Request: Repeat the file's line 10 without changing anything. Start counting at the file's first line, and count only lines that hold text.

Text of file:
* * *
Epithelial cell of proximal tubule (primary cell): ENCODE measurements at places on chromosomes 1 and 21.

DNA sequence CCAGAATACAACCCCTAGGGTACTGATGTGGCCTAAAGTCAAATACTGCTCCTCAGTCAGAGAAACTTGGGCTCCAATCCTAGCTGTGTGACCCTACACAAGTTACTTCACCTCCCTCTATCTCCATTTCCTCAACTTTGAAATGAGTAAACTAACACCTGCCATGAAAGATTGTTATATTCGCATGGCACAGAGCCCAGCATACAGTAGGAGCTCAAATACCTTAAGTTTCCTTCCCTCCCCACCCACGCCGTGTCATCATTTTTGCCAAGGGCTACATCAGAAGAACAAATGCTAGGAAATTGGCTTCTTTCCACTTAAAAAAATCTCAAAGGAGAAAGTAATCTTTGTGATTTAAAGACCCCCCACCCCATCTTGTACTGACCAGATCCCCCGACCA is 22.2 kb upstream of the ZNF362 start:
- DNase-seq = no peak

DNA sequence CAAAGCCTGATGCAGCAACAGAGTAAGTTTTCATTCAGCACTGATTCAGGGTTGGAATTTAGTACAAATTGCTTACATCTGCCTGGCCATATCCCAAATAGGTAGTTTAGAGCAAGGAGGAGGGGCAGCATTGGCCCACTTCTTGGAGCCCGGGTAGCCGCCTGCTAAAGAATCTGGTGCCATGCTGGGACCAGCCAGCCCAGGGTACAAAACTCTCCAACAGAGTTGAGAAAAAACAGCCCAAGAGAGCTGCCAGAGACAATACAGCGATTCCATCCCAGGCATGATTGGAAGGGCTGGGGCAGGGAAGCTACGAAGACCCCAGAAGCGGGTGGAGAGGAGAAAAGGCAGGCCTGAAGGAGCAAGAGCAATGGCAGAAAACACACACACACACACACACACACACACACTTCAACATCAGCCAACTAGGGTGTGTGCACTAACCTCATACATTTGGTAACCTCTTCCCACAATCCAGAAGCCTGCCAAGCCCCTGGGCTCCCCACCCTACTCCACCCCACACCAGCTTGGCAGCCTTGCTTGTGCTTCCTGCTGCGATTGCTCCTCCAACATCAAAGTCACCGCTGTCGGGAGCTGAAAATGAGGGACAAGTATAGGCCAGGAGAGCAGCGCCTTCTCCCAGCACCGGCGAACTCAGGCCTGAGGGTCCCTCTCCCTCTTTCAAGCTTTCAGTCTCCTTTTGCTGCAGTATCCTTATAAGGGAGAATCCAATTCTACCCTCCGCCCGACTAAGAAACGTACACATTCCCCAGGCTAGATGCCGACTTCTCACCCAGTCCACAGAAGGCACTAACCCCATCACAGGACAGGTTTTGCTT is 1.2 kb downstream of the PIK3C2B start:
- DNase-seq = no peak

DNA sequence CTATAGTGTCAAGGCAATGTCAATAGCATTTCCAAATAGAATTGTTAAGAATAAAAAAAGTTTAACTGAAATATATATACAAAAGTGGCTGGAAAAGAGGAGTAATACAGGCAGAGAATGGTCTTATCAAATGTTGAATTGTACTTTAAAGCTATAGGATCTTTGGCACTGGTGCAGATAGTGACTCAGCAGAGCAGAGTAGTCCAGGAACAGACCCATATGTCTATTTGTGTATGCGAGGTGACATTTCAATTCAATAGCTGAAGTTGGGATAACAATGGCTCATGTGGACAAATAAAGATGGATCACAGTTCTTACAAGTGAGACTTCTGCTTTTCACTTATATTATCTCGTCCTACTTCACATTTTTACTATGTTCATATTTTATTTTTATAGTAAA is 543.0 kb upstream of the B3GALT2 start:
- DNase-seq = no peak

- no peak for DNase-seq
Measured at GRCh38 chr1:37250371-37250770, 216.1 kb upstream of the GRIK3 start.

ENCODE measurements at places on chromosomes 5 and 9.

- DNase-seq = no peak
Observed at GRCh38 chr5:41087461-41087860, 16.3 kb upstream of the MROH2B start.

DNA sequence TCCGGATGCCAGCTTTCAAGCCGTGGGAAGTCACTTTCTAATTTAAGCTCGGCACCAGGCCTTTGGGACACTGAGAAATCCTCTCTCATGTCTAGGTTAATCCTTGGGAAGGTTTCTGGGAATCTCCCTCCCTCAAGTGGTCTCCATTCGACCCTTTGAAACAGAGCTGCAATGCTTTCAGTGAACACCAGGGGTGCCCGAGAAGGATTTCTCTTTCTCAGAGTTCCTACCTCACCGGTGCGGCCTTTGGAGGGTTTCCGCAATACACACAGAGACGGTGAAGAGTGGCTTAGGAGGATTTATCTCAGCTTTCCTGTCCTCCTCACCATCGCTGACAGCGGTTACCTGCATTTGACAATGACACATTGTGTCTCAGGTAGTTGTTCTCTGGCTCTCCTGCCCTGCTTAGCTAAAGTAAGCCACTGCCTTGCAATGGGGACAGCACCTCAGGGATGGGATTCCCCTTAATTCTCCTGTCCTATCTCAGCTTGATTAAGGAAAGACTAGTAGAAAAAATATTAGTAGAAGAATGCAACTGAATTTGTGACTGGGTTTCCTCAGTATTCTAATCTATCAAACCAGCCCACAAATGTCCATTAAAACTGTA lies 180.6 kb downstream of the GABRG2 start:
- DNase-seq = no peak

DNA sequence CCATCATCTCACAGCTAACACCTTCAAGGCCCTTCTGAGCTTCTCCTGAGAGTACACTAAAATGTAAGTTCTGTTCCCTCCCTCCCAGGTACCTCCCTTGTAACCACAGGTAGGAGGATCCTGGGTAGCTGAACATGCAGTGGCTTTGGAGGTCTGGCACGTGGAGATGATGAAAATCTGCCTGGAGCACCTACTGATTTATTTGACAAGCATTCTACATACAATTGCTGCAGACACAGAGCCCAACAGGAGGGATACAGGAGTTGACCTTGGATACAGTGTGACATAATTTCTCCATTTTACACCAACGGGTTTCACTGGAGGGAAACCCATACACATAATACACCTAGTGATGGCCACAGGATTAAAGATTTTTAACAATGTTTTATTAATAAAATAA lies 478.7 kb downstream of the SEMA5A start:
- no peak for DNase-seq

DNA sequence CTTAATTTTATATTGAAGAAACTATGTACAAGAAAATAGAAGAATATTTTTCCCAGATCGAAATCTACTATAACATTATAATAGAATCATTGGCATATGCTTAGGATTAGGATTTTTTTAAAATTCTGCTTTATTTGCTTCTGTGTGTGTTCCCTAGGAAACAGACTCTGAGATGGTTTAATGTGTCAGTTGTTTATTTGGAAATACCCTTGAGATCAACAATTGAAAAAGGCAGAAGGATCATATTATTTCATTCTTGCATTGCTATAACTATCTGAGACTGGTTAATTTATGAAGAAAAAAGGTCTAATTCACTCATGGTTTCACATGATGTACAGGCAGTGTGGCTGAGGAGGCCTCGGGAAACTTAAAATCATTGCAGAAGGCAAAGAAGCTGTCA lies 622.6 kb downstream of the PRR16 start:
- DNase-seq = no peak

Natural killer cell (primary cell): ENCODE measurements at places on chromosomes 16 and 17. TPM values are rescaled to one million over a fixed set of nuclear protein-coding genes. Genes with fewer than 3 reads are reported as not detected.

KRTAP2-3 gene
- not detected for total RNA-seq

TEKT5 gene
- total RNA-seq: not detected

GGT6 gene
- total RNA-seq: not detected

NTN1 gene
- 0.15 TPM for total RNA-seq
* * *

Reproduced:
ENCODE measurements at places on chromosomes 5 and 9.